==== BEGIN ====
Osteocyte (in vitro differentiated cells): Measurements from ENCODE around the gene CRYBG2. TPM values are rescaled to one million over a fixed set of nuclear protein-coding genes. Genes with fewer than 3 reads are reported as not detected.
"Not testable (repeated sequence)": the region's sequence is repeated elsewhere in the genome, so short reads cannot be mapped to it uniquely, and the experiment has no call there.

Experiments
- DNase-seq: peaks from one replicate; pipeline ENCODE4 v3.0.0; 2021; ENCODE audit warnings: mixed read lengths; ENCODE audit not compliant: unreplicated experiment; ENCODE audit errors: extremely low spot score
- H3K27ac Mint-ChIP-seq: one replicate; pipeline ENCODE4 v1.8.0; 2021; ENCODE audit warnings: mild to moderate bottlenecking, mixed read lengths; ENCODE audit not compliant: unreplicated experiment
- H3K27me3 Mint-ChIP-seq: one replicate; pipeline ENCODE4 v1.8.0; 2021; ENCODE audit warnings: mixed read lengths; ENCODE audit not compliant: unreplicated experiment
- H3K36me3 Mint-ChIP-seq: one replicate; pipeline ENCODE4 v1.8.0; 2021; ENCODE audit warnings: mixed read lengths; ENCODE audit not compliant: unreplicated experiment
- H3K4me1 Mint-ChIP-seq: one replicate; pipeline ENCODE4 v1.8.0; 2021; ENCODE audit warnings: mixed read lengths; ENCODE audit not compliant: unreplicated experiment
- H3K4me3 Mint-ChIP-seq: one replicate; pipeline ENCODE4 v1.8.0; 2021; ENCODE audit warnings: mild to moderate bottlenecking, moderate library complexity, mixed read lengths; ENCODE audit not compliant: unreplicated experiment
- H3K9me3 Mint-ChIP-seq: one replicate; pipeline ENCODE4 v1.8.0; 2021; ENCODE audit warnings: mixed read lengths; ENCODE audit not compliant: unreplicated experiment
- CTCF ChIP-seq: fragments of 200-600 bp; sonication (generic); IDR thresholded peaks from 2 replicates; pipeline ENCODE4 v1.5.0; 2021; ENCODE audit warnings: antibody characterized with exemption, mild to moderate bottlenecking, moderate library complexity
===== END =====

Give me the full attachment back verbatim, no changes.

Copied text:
Osteocyte (in vitro differentiated cells): Measurements from ENCODE around the gene CRYBG2. TPM values are rescaled to one million over a fixed set of nuclear protein-coding genes. Genes with fewer than 3 reads are reported as not detected.
"Not testable (repeated sequence)": the region's sequence is repeated elsewhere in the genome, so short reads cannot be mapped to it uniquely, and the experiment has no call there.

Experiments
- DNase-seq: peaks from one replicate; pipeline ENCODE4 v3.0.0; 2021; ENCODE audit warnings: mixed read lengths; ENCODE audit not compliant: unreplicated experiment; ENCODE audit errors: extremely low spot score
- H3K27ac Mint-ChIP-seq: one replicate; pipeline ENCODE4 v1.8.0; 2021; ENCODE audit warnings: mild to moderate bottlenecking, mixed read lengths; ENCODE audit not compliant: unreplicated experiment
- H3K27me3 Mint-ChIP-seq: one replicate; pipeline ENCODE4 v1.8.0; 2021; ENCODE audit warnings: mixed read lengths; ENCODE audit not compliant: unreplicated experiment
- H3K36me3 Mint-ChIP-seq: one replicate; pipeline ENCODE4 v1.8.0; 2021; ENCODE audit warnings: mixed read lengths; ENCODE audit not compliant: unreplicated experiment
- H3K4me1 Mint-ChIP-seq: one replicate; pipeline ENCODE4 v1.8.0; 2021; ENCODE audit warnings: mixed read lengths; ENCODE audit not compliant: unreplicated experiment
- H3K4me3 Mint-ChIP-seq: one replicate; pipeline ENCODE4 v1.8.0; 2021; ENCODE audit warnings: mild to moderate bottlenecking, moderate library complexity, mixed read lengths; ENCODE audit not compliant: unreplicated experiment
- H3K9me3 Mint-ChIP-seq: one replicate; pipeline ENCODE4 v1.8.0; 2021; ENCODE audit warnings: mixed read lengths; ENCODE audit not compliant: unreplicated experiment
- CTCF ChIP-seq: fragments of 200-600 bp; sonication (generic); IDR thresholded peaks from 2 replicates; pipeline ENCODE4 v1.5.0; 2021; ENCODE audit warnings: antibody characterized with exemption, mild to moderate bottlenecking, moderate library complexity